Like Cage, I’ve often sought out silence of both the solitary and shared variety. A few years ago I started attending Quaker meetings where worship is, for the most part, comprised of an hour of shared silence. And last year, in the midst of a catatonic depression that nothing I tried lifted, I collected a handful of deals at flotation tanks around London and forlornly floated my way through the summer in pitch dark pods half full of warm, salty water. What drew me to the tanks wasn't so much that I wanted to sift out, sanitise, or still the sound of urban life—though that is what the flotation tank marketing materials proposed and what most anyone I spoke to about it assumed—but that I wanted to find out what it was that was holding me under and figure out how to get out from beneath it. I thought then that the best way I could do it was on my own, to turn myself inwards. What better place to do that than from within a giant plastic embryo? Of course, that wasn’t true, like Hugh Grant in About a Boy, I eventually realised—for the one hundredth time—that no man is an island. I needed everyone I had.
Over the weekend, via someone on twitter, I encountered a project to record the complete Gregorian chant. Neumz is the result of a three year collaboration between the community of Benedictine nuns of the Abbey of Notre-Dame de Fidélité of Jouques and US musician John Anderson, whose aunt joined the order while he was at university. Because of current legislation preventing mass gathering, the order was unable this year to welcome their usual congregation during Holy Week. In lieu of their normal easter services, the nuns and Anderson released a week’s worth of chants, a fraction of the 7,000 hours the project has so far collected. In the recordings, interspersed with the unaccompanied voices are those familiar sounds: the creak of a bench, a nun clearing her throat, a prayer book accidentally jettisoned. Many of the released songs are examples of antiphony: chants performed by two groups singing alternate musical phrases. The phrases are often psalms, as in the case of the nuns at Jouques or Gaelic psalmody. But, antiphony can also take the form of sea shanties or work songs. Whatever the form their organisational method is dialogic—two sets of voices calling out to each other, signifying one another, responding in kind—like balance scales. They need each other. Responding to what he thought the project might offer, Anderson said ‘In these days of remote work and online social activity, we hope that listening to the chants of holy week can help bring people together, religious and non-, sharing in a sense of peace and enjoying their timeless beauty’.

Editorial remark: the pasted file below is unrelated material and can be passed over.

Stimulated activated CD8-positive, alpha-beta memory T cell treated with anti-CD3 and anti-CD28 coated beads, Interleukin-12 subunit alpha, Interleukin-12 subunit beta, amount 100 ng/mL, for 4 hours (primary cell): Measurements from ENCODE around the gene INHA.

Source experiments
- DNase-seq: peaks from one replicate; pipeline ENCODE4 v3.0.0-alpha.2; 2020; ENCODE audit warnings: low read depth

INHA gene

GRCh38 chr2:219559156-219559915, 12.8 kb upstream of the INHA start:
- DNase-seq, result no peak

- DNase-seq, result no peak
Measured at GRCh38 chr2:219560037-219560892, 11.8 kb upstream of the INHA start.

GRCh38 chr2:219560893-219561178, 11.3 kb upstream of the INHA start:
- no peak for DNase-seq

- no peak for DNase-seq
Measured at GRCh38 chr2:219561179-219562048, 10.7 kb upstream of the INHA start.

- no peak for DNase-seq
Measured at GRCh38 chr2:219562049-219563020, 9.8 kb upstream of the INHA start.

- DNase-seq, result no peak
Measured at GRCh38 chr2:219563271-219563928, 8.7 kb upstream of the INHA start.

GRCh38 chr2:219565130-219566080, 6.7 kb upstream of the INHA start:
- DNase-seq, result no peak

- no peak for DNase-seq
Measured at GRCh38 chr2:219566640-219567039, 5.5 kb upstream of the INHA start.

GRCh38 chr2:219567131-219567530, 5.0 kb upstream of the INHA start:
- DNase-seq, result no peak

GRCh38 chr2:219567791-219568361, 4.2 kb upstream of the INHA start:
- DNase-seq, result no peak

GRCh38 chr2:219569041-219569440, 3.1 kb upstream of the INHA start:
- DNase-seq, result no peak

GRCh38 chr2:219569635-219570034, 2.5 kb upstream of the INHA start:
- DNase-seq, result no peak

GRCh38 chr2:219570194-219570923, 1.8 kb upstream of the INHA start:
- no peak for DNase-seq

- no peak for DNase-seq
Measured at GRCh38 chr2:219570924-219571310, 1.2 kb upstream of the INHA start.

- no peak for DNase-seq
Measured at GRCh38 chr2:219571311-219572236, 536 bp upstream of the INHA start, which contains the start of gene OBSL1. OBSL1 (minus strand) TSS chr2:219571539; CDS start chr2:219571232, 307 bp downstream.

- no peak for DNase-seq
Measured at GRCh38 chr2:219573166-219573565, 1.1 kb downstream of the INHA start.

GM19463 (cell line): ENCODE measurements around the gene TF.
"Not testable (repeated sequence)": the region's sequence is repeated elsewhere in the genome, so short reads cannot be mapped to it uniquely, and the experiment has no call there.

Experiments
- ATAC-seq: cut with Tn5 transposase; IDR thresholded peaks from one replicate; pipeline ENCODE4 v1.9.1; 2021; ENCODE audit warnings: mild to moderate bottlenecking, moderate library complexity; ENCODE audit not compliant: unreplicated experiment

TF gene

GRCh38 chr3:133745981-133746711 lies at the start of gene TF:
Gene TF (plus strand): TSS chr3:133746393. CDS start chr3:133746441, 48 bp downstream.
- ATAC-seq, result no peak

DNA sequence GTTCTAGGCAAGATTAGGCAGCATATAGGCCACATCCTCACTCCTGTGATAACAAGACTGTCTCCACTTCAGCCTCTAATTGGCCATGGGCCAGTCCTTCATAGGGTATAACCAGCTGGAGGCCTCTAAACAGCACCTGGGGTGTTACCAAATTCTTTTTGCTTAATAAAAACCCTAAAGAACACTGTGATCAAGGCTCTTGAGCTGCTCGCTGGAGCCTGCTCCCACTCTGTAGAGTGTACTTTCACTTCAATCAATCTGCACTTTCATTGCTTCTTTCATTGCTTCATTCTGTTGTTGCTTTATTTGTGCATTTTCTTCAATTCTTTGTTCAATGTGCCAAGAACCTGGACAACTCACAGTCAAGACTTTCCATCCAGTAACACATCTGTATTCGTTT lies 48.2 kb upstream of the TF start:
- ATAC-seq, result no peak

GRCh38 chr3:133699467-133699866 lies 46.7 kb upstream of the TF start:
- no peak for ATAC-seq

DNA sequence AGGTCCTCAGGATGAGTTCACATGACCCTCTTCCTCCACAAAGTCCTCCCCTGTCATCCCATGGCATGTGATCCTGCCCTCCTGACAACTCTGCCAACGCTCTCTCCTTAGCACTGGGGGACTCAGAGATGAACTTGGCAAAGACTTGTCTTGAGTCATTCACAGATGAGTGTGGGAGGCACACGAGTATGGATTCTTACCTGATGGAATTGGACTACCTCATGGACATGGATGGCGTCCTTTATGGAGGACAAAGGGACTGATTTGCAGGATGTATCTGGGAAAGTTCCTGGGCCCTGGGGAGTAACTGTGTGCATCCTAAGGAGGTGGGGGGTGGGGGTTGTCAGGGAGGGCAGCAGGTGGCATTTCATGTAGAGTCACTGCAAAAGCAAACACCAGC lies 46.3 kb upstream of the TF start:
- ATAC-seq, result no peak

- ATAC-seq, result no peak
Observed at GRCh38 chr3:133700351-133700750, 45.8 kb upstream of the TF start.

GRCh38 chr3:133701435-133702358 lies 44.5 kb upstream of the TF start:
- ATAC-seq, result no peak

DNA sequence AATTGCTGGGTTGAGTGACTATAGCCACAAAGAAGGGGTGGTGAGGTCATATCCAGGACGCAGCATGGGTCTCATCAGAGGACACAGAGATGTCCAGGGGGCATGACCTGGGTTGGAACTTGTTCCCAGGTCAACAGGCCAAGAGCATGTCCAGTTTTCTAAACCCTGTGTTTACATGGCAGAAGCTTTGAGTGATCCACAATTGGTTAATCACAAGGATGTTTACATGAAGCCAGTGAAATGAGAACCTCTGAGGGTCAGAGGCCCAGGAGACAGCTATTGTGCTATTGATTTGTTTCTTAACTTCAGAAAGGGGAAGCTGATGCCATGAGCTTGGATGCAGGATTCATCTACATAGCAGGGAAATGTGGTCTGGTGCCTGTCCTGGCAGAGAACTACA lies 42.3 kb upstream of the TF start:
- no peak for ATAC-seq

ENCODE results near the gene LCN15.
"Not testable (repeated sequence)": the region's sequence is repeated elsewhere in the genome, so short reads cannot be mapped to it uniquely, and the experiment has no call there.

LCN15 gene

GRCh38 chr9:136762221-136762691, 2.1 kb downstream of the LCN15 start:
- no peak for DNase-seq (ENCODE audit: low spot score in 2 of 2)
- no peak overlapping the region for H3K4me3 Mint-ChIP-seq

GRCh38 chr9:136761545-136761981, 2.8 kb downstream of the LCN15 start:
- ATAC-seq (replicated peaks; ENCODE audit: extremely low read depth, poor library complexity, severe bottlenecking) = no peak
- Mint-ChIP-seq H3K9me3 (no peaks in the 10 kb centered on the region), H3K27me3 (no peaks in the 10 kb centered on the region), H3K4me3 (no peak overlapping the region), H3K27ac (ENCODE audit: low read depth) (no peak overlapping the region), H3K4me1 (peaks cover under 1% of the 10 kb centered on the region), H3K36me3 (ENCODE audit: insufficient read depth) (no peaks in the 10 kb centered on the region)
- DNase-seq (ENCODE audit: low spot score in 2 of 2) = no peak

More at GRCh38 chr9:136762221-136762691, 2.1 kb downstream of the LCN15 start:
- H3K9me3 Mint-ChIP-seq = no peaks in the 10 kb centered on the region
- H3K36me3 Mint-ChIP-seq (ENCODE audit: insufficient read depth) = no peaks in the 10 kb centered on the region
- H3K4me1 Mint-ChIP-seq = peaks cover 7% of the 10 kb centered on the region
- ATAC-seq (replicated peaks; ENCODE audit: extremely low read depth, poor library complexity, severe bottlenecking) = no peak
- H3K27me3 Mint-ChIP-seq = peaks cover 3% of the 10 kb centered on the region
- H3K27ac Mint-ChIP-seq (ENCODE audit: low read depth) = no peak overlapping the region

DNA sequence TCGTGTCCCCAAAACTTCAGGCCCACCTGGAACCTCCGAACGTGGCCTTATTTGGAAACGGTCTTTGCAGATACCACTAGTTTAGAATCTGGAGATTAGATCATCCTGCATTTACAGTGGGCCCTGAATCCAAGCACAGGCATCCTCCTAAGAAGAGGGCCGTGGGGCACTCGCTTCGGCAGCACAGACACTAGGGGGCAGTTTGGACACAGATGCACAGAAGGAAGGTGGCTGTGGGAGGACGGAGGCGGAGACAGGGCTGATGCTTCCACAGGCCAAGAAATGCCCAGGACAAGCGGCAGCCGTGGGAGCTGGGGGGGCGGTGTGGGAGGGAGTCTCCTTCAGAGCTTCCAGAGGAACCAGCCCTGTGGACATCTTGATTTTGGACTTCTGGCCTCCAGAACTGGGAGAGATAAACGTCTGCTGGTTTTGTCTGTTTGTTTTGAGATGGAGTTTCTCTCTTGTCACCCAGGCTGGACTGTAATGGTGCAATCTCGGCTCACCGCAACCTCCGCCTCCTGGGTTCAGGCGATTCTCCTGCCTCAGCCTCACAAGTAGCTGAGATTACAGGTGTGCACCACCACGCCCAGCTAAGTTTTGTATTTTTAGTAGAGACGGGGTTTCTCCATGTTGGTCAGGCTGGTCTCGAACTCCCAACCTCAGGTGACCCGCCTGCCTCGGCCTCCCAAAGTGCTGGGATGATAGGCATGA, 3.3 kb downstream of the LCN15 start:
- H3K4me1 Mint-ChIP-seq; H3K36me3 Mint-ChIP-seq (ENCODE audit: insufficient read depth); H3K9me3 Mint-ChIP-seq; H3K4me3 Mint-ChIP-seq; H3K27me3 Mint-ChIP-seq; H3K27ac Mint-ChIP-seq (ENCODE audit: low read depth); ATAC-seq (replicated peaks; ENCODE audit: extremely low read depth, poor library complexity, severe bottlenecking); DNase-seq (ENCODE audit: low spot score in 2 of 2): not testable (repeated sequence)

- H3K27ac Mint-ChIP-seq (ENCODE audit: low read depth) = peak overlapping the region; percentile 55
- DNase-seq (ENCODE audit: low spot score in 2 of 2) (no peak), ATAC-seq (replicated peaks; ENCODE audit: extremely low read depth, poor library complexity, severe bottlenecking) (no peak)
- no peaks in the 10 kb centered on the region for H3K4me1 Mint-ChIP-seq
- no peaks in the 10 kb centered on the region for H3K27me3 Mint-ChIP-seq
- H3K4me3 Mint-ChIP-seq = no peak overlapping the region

It is true that urban spaces are noisy and that, in these times of social distancing, more and more of us find ourselves furloughed, unemployed, or working remotely and so are adjusting to a different kind of shared sonic space. In the heat of the long weekend, like everyone on our estate and the block of flats opposite, we had our front door open. I could hear my young neighbour Raoul and his father communicating at the speed and volume of a jet plane taking off. Another neighbour, Tom, from the ground floor flat across the way was singing enthusiastically, loudly, and tunelessly a song that Klaus recognised from the 90s but I didn’t. Caroline, directly opposite played several hours of jazz. Klaus and I respond in kind, of course, lately Phoebe Bridges, Empress Of, Jorja Smith but on Easter Sunday a few hours of Neumz. Together, amidst the sound of helicopters en route to Kings and the sirens at street level, through our windows, our own antiphony on and of the estate.
Image: Interruption #1 by Klaus